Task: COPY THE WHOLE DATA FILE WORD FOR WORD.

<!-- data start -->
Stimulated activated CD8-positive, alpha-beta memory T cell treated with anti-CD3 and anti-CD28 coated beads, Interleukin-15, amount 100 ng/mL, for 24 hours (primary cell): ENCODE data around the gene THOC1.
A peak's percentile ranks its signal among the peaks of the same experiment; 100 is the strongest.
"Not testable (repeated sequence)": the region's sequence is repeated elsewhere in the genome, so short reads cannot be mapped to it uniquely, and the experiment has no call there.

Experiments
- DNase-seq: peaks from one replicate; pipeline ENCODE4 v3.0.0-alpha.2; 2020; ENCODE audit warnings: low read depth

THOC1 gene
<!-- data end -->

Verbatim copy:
Stimulated activated CD8-positive, alpha-beta memory T cell treated with anti-CD3 and anti-CD28 coated beads, Interleukin-15, amount 100 ng/mL, for 24 hours (primary cell): ENCODE data around the gene THOC1.
A peak's percentile ranks its signal among the peaks of the same experiment; 100 is the strongest.
"Not testable (repeated sequence)": the region's sequence is repeated elsewhere in the genome, so short reads cannot be mapped to it uniquely, and the experiment has no call there.

Experiments
- DNase-seq: peaks from one replicate; pipeline ENCODE4 v3.0.0-alpha.2; 2020; ENCODE audit warnings: low read depth

THOC1 gene